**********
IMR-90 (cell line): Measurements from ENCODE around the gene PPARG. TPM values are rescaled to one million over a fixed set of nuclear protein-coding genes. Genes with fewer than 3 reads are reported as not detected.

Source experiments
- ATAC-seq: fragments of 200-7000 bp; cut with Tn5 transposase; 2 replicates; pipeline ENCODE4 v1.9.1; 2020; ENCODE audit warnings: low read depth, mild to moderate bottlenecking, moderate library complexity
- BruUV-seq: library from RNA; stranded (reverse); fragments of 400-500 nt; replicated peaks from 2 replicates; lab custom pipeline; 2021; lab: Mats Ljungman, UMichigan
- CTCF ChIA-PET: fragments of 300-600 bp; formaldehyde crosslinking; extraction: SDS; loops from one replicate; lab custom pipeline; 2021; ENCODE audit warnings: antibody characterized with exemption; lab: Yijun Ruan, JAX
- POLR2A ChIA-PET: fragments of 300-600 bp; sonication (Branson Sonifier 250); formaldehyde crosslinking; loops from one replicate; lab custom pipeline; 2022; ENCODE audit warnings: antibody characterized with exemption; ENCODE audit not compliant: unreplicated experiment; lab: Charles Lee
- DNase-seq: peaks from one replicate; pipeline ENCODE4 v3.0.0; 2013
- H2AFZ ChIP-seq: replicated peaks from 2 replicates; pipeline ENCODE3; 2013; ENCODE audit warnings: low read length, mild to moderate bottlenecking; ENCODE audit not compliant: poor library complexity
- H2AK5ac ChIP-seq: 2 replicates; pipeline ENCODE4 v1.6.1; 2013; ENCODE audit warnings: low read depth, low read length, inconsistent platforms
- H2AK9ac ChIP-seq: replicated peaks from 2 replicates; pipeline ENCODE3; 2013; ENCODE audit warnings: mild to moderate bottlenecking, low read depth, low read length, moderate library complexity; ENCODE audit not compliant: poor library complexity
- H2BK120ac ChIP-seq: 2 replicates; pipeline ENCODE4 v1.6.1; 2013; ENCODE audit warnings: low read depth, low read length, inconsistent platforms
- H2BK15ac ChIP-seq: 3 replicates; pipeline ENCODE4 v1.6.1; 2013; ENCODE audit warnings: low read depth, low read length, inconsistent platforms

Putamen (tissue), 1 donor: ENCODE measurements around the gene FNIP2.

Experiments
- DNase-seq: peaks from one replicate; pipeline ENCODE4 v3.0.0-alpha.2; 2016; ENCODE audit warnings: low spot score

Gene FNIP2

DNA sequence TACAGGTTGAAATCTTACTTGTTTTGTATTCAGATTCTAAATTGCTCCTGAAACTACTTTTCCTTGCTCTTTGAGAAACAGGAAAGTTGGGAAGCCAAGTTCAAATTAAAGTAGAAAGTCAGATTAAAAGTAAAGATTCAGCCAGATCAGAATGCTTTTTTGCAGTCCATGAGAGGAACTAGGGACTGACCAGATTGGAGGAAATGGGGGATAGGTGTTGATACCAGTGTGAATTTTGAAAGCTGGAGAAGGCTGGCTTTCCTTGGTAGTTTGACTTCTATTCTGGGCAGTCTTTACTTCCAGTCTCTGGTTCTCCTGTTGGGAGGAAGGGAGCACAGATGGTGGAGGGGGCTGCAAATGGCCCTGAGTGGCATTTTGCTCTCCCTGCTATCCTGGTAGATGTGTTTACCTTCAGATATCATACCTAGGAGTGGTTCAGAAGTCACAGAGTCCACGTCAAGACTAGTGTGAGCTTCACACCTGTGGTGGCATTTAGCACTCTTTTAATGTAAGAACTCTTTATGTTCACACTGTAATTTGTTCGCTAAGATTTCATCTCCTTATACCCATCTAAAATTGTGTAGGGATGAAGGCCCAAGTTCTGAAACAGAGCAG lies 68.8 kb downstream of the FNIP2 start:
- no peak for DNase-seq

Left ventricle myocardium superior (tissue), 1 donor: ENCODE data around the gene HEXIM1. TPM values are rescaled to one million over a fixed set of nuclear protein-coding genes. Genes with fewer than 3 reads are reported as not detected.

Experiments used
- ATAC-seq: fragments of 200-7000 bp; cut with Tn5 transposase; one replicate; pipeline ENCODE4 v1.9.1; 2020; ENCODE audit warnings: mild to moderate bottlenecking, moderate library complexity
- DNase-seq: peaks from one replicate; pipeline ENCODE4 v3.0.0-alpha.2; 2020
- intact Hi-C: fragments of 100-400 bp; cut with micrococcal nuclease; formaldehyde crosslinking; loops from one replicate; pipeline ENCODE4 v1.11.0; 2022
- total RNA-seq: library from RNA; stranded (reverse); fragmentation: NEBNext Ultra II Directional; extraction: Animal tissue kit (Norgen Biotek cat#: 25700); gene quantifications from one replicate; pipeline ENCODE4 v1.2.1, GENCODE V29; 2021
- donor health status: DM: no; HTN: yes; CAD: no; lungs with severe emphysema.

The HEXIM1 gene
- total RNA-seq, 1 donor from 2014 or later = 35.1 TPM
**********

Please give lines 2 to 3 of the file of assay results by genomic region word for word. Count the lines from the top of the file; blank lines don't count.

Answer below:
Source experiments
- ATAC-seq: fragments of 200-7000 bp; cut with Tn5 transposase; 2 replicates; pipeline ENCODE4 v1.9.1; 2020; ENCODE audit warnings: low read depth, mild to moderate bottlenecking, moderate library complexity